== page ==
One of the coolest experiences of my rural experience was conducting the research for my Community Diagnosis Survey, a field exercise attached to my Community Health Class. Recently, I had read I got from the American Public Health Association, titled “Conducting Health Research with Native American Communities”. This book is a collection of stories from researchers, many with the Indian Health Service, who have conducted research in the American Indian and Alaska Native Populations. The book talks a great deal about this idea of being an outsider conducting research, not providing direct services. I always knew that this would help frame my experience in the community, but I never thought about how much it would always be in the back of my mind.
To conduct my 11-page questionnaire, I was equipped with my papers, my pencils, and most importantly my guide and translator. This guide would be guiding me through the community and translating my questions and the answers. Usually the surveys went well but there were a few issues that arose:
· First, it was obvious that on many occasions we were given answers that would please us, but were not in practice. The biggest example of this was a question about hand-washing and when people wash their hands. People knew how to answer, but I know that they did not wash their hands every time they claimed to. They were looking to give us the right answers, and not necessarily what was in practice.
· Similar to this would be when we would ask a question regarding a pit-latrine or waste-disposal and would receive one answer then would ask to see it and see a completely different situation, again we were given answers they thought we were looking for not the truth.
One of my favorite stories from this experience was when I was sitting in a house, made of mud and straw, interviewing the head of household. It came to the point where I was asking about recent illness in the household. They explained the youngest child, 1.5 years old, was having an unknown leg pain. As I walked through my questions there was a bit of commotion and before I knew it there was a naked baby being dangled in my face while all the family members were talking and pointing out where the leg pain was. I just looked at the leg, jotted a note, and then said thanks. It was this moment that made me feel like a real public health official. A professional conducting real research, not just a student with a field study attachment.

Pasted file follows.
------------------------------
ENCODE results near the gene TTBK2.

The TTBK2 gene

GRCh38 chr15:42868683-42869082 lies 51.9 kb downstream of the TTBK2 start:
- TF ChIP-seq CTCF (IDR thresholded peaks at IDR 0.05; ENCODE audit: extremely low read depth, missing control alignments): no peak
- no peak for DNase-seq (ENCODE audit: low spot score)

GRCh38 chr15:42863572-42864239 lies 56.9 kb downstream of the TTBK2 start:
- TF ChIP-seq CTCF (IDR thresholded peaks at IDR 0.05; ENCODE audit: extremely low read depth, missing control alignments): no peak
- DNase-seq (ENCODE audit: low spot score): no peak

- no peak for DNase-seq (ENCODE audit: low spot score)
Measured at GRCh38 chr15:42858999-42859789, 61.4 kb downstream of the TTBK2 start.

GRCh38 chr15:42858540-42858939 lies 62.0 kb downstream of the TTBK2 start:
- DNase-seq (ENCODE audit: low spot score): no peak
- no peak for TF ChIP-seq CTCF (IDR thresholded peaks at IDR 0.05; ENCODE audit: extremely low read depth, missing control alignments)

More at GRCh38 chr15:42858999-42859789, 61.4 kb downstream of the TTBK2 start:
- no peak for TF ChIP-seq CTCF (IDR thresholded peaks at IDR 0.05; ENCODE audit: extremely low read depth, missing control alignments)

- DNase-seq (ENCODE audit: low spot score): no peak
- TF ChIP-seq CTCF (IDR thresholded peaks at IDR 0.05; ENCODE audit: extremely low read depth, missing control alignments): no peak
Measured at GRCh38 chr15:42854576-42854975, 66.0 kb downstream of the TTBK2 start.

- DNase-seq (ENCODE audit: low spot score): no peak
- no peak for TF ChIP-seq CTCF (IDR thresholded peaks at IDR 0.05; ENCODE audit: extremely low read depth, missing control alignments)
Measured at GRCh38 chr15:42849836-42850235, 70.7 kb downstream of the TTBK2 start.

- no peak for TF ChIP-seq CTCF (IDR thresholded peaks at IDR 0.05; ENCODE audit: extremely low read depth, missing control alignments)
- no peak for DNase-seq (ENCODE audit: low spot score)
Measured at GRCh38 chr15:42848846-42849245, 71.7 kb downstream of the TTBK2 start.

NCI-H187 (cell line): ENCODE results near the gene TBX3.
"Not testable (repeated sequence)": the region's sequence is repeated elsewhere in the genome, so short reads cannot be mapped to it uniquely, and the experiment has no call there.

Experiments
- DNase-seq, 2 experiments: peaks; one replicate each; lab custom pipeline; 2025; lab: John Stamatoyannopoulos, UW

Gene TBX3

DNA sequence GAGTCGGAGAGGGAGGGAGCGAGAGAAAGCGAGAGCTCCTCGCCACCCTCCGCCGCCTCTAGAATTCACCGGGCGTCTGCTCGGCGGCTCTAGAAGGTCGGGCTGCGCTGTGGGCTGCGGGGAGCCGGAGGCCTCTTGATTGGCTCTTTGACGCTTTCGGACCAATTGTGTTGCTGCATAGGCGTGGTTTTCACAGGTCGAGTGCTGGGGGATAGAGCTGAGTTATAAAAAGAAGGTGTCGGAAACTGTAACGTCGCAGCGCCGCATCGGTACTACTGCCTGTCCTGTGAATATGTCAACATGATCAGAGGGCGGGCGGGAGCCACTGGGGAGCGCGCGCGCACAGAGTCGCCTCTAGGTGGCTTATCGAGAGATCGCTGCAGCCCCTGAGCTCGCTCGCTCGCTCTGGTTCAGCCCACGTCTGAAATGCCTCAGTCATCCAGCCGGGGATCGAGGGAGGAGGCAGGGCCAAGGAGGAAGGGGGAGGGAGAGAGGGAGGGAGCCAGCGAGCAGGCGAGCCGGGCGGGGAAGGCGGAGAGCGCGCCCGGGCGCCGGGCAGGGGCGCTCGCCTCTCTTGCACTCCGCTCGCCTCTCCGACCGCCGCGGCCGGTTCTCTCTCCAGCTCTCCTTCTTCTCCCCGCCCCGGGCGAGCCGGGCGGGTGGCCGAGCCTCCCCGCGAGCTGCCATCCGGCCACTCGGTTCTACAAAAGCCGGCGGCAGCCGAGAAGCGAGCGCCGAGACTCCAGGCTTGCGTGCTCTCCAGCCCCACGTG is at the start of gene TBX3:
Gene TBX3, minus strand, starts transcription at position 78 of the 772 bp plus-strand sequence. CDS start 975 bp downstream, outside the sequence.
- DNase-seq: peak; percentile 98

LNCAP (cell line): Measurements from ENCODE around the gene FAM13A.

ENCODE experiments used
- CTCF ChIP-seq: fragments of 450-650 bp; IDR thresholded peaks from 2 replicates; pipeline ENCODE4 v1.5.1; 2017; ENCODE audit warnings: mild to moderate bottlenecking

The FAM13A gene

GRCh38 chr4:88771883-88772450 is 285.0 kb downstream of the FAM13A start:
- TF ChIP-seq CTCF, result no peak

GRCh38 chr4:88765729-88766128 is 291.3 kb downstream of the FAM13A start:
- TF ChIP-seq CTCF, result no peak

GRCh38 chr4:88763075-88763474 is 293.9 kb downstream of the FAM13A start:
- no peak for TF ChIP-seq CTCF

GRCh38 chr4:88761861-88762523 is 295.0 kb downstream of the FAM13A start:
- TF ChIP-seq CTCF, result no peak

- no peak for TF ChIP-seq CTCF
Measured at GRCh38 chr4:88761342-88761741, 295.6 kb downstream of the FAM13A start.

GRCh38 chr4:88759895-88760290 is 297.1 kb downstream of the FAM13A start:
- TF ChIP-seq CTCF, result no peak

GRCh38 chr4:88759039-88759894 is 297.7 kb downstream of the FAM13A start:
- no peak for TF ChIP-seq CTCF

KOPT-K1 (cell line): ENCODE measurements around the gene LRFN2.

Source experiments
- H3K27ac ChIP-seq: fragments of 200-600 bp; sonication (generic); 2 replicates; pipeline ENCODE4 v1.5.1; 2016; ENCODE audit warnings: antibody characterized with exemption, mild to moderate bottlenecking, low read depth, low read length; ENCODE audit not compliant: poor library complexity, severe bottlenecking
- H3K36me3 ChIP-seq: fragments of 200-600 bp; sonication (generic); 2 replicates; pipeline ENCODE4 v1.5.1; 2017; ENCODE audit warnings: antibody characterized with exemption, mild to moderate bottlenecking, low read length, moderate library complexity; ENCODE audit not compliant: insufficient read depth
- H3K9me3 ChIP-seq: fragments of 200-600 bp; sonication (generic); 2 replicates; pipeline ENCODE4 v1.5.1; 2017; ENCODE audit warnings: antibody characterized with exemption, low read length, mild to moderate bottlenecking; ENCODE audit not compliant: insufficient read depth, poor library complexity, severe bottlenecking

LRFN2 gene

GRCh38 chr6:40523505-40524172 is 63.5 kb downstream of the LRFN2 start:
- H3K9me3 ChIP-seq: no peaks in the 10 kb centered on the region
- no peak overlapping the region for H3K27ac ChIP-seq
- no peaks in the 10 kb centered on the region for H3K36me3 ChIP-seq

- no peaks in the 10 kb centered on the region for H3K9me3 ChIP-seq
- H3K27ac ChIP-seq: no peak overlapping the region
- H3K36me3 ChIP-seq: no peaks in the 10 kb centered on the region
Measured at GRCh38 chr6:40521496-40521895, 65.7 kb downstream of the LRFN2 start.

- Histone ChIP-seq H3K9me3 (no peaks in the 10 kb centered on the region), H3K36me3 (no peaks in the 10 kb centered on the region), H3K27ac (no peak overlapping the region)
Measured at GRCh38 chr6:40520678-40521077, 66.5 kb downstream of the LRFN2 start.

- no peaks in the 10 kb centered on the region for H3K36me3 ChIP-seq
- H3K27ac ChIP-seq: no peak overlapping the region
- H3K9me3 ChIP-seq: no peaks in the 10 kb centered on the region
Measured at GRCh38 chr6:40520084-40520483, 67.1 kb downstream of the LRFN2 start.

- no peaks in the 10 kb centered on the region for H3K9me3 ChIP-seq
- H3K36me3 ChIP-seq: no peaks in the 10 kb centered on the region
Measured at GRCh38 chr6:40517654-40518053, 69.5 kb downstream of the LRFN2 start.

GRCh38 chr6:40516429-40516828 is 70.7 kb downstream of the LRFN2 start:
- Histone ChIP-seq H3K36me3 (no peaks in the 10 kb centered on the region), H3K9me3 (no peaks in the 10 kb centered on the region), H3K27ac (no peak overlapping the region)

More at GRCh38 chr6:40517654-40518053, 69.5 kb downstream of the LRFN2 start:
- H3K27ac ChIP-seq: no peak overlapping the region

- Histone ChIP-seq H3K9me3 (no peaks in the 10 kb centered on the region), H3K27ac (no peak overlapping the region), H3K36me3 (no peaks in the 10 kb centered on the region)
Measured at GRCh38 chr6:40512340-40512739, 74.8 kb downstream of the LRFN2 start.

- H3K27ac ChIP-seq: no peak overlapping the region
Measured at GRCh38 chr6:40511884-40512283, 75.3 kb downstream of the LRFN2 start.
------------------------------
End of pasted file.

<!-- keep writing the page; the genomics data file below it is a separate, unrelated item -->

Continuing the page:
This field study experience was one-of-a-kind. Something few other students have the opportunity to do, and an experience that will stick with me forever.
I learned so much about conducting this type of research, being an outsider, and most of all how to truly assess the needs of the community. Over the next few weeks, I will be producing an extensive report analyzing the findings and eventually making recommendations. Due to the nature of this project and to protect the community this report will not be released publicly, just to the faculty at the University of Nairobi School of Public Health and hopefully back to the community.
Throughout all of this I learned many things including: the importance of being with community members, the value of knowing about the community before, and most importantly the need for this concept presented to me in the book I referenced earlier: Community Based Participatory Research (CBPR).
This idea is just as it sounds: the community you are researching should have participation in the research. Either by having community members conduct the research, or empowering the community members to make changes per the recommendations you create. CBPR is an idea that seems straightforward, but as I discovered it is often hard and challenging because some community members may not understand what you are doing, or how to carry out the recommendations. Becoming known in the community, and being friendly to those you meet is invaluable to conducting the research.
In Public Health and Epidemiology there is this idea of Shoe-Leather Epidemiology, meaning the old-fashioned detective work wearing out your shoes because you are walking the streets. While my research in Seme will not solve any mysteries it was my first taste of shoe-leather epidemiology and I don’t think I’ve ever felt as happy as I did conducting that research (except maybe the Polio campaign – but that’s another blog post!).